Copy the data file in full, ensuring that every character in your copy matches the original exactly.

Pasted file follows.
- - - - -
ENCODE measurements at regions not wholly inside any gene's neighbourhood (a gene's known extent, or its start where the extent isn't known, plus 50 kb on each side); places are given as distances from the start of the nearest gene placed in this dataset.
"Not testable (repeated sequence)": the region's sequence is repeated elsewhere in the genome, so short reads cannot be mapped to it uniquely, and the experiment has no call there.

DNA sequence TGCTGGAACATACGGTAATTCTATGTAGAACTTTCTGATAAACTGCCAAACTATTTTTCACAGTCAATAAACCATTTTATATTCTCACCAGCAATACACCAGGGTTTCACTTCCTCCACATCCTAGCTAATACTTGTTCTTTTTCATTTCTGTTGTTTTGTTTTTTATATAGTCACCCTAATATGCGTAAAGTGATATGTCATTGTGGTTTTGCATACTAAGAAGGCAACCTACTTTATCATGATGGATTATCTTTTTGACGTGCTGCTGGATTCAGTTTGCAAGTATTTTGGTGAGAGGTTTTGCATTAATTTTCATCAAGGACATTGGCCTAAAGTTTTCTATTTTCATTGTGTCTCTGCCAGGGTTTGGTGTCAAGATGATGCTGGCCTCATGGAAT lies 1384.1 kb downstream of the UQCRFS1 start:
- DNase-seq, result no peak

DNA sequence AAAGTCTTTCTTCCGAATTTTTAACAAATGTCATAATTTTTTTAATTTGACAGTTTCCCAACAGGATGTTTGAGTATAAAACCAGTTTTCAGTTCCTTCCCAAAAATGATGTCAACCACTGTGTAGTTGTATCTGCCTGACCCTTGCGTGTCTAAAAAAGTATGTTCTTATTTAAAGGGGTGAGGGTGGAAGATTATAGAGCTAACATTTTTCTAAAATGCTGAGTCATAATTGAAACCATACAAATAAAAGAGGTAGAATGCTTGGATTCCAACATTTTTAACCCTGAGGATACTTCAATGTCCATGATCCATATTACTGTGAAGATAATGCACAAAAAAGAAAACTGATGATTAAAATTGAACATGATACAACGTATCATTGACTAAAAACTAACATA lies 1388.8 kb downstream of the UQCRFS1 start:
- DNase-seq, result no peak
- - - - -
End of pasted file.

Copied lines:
ENCODE measurements at regions not wholly inside any gene's neighbourhood (a gene's known extent, or its start where the extent isn't known, plus 50 kb on each side); places are given as distances from the start of the nearest gene placed in this dataset.
"Not testable (repeated sequence)": the region's sequence is repeated elsewhere in the genome, so short reads cannot be mapped to it uniquely, and the experiment has no call there.

DNA sequence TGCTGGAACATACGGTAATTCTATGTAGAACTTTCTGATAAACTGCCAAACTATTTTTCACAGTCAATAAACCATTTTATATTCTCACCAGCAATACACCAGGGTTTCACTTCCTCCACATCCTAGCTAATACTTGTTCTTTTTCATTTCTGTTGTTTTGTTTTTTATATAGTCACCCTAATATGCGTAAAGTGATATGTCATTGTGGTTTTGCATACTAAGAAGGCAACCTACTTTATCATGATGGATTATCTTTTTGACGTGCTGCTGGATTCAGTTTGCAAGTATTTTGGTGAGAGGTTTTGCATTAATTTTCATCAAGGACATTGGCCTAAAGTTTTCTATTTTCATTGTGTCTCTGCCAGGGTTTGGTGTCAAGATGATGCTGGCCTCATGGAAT lies 1384.1 kb downstream of the UQCRFS1 start:
- DNase-seq, result no peak

DNA sequence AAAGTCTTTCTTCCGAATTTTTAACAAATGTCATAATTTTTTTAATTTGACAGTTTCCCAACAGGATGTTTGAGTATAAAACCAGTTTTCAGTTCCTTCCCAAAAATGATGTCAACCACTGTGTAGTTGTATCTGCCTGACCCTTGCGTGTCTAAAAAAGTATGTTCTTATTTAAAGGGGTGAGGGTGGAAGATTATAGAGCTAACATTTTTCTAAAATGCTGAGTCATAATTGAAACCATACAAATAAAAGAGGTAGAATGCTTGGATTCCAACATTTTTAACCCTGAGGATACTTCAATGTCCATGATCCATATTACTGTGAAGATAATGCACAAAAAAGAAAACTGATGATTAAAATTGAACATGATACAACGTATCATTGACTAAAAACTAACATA lies 1388.8 kb downstream of the UQCRFS1 start:
- DNase-seq, result no peak